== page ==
"Schools teach people the skills of citizenship—how to get along with others, how to reason and deliberate, how to tolerate differences," says Jonathan Zimmerman, a professor of educational history at New York University.
- "Online Education: My Teacher is an App: More kids than ever before are attending school from their living rooms, bedrooms and kitchens. The result: A radical rethinking of how education works.", by STEPHANIE BANCHERO and STEPHANIE SIMON published in The Wall Street Journal, 11/12/11.
Let's analyze that one sentence.
(There is much that could be said of this long article but I'm choosing to hyper focus on that one sentence for analysis.)
1. "Schools teach people ... how to get along with others"
Not really. Come on.
Let's look at the worst kind of treatment kids do to each other: bullying. There may be rules against bullying but they are often not enforced.
In fact the old methods of verbal and physical abuse and sexual harrassment and sexual abuse have been expanded to cyber bullying via text messages and via websites like Facebook.
In Connecticut there is a state law that every act of bullying in a school must be reported to the state. According to the legislator who created that bill which was passed into law, barely any reports are received. Yet bullying stories abound.
The pecking order is alive and well in schools, as are cliques. There is a deeper psychological reason for all of it that cannot be cured with one day workshops on tolerance. Dysfunctional relationships are in every classroom regardless of the number of colorful posters that teachers hang on the walls to try to reinforce something more utopian.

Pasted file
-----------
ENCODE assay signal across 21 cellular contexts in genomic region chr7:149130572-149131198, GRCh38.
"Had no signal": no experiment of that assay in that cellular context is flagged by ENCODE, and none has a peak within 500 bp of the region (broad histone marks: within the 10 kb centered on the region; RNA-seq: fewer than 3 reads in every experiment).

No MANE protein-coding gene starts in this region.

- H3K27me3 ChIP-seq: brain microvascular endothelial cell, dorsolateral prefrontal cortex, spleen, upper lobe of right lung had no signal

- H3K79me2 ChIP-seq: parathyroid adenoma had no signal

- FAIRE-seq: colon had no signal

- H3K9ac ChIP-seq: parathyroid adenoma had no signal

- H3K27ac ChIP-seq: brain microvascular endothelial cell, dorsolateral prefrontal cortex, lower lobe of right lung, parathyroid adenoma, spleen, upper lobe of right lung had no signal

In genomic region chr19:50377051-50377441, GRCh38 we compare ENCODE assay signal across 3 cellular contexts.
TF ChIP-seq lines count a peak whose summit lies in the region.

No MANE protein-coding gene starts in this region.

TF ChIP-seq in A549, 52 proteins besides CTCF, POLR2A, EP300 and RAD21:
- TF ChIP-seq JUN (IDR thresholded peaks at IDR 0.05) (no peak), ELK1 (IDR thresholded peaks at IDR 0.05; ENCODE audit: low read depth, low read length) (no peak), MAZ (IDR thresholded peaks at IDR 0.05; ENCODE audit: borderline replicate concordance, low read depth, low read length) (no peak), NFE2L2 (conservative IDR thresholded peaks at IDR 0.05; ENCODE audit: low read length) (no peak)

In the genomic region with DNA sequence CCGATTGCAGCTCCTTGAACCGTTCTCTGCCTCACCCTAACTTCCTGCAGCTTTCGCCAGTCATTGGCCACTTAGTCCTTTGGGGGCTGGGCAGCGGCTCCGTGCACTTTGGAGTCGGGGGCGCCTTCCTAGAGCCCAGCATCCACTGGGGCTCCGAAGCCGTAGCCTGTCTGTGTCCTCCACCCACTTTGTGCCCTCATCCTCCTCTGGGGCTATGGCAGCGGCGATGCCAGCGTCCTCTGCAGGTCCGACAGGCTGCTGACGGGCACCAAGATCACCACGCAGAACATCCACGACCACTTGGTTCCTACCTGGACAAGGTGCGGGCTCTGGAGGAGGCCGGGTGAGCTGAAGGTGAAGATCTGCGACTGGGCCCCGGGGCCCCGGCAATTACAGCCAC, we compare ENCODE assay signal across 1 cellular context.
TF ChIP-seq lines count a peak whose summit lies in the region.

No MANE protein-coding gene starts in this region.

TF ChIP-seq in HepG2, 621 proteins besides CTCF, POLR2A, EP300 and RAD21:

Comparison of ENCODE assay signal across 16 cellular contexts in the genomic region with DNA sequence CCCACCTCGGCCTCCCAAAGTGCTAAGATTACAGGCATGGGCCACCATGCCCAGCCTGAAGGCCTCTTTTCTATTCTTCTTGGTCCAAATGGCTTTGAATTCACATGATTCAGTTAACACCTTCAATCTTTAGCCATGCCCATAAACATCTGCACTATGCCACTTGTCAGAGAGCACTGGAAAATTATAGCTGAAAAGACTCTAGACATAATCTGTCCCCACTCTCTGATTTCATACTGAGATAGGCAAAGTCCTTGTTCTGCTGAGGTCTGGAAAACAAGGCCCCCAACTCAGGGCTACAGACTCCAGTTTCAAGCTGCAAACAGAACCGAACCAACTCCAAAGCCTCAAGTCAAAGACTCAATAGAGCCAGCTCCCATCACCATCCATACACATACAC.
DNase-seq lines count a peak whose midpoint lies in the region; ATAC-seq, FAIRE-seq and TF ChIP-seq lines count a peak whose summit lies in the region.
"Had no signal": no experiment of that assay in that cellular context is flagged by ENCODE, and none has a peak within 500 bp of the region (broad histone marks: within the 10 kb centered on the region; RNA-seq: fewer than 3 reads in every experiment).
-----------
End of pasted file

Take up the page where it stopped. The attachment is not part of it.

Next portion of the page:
What schools teach is that you are trapped. You are stuck in that class. Until high school there is barely any way to get out of a class and no freedom to choose the class content or teachers.
Schools label and rank people and you are trapped in that slot. Having been graded on past tests, even if you improve and get your act together there is no making up for past grades, no chance to retake tests and to show that now you have mastered that content. You are forever stuck with the fact that you made a stupid mistake on that day or you were sick and failed to study enough for that test or (insert other real life experience that had you not on your A game that day). Students who lagged behind but now are "caught up" are penalized by keeping their old bad scores as proof of what they have learned. Does that even make sense? A grade is a capture of what a person knew at that moment in time. It doesn't represent mastery of a topic at the end of the school year (as it probably should).
You learn in school that your destiny is in the hands of others. Most kids have no choice but to attend the public school where they live, so there are few options.
Our schooling with its focus on liberal arts college prep does not do justice to students who have other aims such as those seeking more serious science and math degrees or students with talents in the arts or students with interests in other vocational skills.
Your grades will follow you. What classes you take determines your future.